Scripture: “It was also said, Whoever divorces his wife, let him give her a certificate of divorce.’ But I say to you that everyone who divorces his wife, except on the ground of sexual immorality, makes her commit adultery, and whoever marries a divorced woman commits adultery.” Matthew 5:31-21 ESV
Observation: Matthew connects this short passage to the preceding pericope regarding lust and adultery (see yesterday’s Daily Focus) with the Greek conjunction de. Thus, as theologian D.A. Carson contends, “The Old Testament not only points toward insisting that lust is the moral equivalent of adultery (vv.27-30) but that divorce is as well” (The Expositor’s Bible Commentary: Matthew, p.152).
How so? In this male-dominated society of the ancient Near East, the husband alone maintained the right to serve his wife a writ of divorce. Over time, the grounds for invoking divorce, which initially pertained to indecency (see Deuteronomy 24:1-4), expanded to dissatisfaction. Thus, in Jesus’ day, a husband could easily manipulate the law to pursue his lustful desires for another woman. Consequently, remarriage under this scenario would constitute adultery in the eyes of the Lord.
Of note, regarding the former spouse, women often would not survive during this time in ancient Israel unless they pursued marriage with another man. Thus, Jesus states that the former husband makes his divorced wife commit adultery. To clarify, Christ does not point the proverbial finger at the castoff former wife but at her selfish ex. Also, Jesus adds that one legitimate reason to divorce is sexual immorality. (Matthew uses the Greek word porneia, best translated as fornication). Fornication involves any sexual perversion contrary to loving, mutually-consenting intercourse between a husband and wife (see Yesterday’s Daily Focus regarding internet pornography).
Takeaway: What Christ has in view here is the sanctity of marriage. Bypassing the errant interpretation of “indecency” held by conservatives and liberals alike, Jesus appeals to the intent of marriage: a permanent union of a man and a woman into one flesh (Genesis 2:24). Indeed, Yahweh instituted marriage before organized religion, thereby demonstrating its priority. But more to the point, God “hates” divorce (see Malachi 2:26) because it tears apart what he has blessed: a holy union that mirrors his desired relationship with us.
The Apostle Paul helps us understand the significance of marriage as it pertains to our Gospel: “Husbands, love your wives, as Christ loved the church and gave himself up for her… therefore a man shall leave his father and mother and hold fast to his wife, and the two shall become one flesh.” This mystery is profound, and I am saying that it refers to Christ and the church” (Ephesians 5:25, 31-32 ESV). Here, he tells us that God instituted marriage to foreshadow a greater reality of the intimate relationship between Christ and his church founded on sacrificial love.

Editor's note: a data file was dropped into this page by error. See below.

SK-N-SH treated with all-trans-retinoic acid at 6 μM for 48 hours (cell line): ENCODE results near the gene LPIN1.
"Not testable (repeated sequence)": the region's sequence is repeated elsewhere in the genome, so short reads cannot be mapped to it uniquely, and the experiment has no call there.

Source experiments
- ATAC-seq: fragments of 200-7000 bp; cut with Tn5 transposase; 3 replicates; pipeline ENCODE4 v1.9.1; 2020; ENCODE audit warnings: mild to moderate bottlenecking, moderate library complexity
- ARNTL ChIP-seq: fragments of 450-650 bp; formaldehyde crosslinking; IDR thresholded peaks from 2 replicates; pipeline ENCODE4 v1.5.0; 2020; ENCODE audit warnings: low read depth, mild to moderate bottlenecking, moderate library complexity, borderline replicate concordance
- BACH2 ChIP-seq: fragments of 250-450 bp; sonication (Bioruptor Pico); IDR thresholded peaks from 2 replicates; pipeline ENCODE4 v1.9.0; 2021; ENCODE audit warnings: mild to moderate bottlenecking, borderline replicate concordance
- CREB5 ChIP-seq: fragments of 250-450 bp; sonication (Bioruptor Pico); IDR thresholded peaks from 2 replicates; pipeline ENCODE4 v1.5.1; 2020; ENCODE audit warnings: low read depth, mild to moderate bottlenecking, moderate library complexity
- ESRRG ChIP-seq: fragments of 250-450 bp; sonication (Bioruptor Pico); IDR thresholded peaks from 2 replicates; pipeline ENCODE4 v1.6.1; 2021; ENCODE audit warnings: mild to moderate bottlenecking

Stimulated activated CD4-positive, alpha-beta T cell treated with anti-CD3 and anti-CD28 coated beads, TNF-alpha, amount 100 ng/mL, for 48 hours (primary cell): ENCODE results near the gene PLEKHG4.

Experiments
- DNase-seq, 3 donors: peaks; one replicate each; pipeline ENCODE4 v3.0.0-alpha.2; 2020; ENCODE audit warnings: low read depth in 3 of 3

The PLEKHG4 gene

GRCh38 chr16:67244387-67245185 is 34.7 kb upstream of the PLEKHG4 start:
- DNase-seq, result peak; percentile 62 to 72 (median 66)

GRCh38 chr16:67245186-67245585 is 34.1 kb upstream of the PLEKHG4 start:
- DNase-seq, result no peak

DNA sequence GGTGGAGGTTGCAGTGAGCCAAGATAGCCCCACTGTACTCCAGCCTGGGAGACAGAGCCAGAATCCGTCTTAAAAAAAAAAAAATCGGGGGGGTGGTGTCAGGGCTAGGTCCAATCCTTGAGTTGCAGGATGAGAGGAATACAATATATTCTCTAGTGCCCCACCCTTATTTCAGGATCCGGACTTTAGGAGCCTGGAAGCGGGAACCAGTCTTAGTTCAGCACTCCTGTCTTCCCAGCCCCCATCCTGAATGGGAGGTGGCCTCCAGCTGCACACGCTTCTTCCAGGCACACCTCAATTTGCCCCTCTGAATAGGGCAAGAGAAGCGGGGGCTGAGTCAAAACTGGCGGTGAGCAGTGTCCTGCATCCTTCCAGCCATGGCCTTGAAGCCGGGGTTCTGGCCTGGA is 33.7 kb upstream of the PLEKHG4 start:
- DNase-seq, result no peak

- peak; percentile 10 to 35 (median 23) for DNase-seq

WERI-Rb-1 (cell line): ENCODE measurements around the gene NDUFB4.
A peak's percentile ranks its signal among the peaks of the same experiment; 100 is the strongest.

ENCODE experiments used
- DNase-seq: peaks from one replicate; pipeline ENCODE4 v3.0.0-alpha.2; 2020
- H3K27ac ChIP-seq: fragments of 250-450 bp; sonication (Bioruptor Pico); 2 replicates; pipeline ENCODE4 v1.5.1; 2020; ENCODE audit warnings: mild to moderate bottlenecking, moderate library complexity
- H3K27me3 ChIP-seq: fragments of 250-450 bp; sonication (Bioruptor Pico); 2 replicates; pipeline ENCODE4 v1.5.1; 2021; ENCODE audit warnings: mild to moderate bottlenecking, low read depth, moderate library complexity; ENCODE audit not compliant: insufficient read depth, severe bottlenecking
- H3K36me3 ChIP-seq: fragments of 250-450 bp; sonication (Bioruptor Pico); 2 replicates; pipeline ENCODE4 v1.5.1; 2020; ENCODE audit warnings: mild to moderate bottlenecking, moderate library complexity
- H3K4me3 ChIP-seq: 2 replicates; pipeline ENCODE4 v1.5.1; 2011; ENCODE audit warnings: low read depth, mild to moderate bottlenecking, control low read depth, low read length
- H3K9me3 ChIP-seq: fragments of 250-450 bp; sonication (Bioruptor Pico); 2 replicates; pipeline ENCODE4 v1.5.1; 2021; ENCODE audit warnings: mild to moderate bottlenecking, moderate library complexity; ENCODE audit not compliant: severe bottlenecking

Yet, we live in a fallen world where marital infidelity destroys marriages and causes far-reaching collateral damage to loved ones. Still, when couples persevere breaches of love and security and seek help to forgive and grow closer to God and each other, the Gospel shines ever so brighter. But this requires self-sacrifice (of time, control, and egos) and can only be sustained by deepening our understanding of Christ’s grace and love for us. And when we persevere, the rewards reach far beyond the marriage’s survival. Indeed, Christ-centered marriages:
- witness the Gospel of grace to others;
- grant us a foretaste of the intimate union and joy we will have with our Triune God;
- teach us how to love others sacrificially in ways that enrich our lives; and,
- bring out the best in ourselves and others.
Granted, it takes two to tango, but if we are committed to our relationship with Christ first and foremost, he will guide us through the challenging times and bring healing to our souls and our marriages.
Pastoral Note: The above discussion does not pertain to dire circumstances where one spouse inflicts abuse on the other. The abused spouse should always take action to protect themselves and their children, even if the marriage eventually fails, for such persistent and unrepentant abuse is tantamount to marital unfaithfulness.
Prayer: Father God, we thank you for your Son, who, being committed to you in all manners of life, brought reconciliation and healing to us. And we thank you for the institution of marriage, ordained and blessed by you. So would you please help us commit ourselves first to you, our Triune God, our spouses (if married), and all others with whom you call us to build a Christ-centered relationship? Amen.
Rev. Gordon Green, M.Div., M.A. Counseling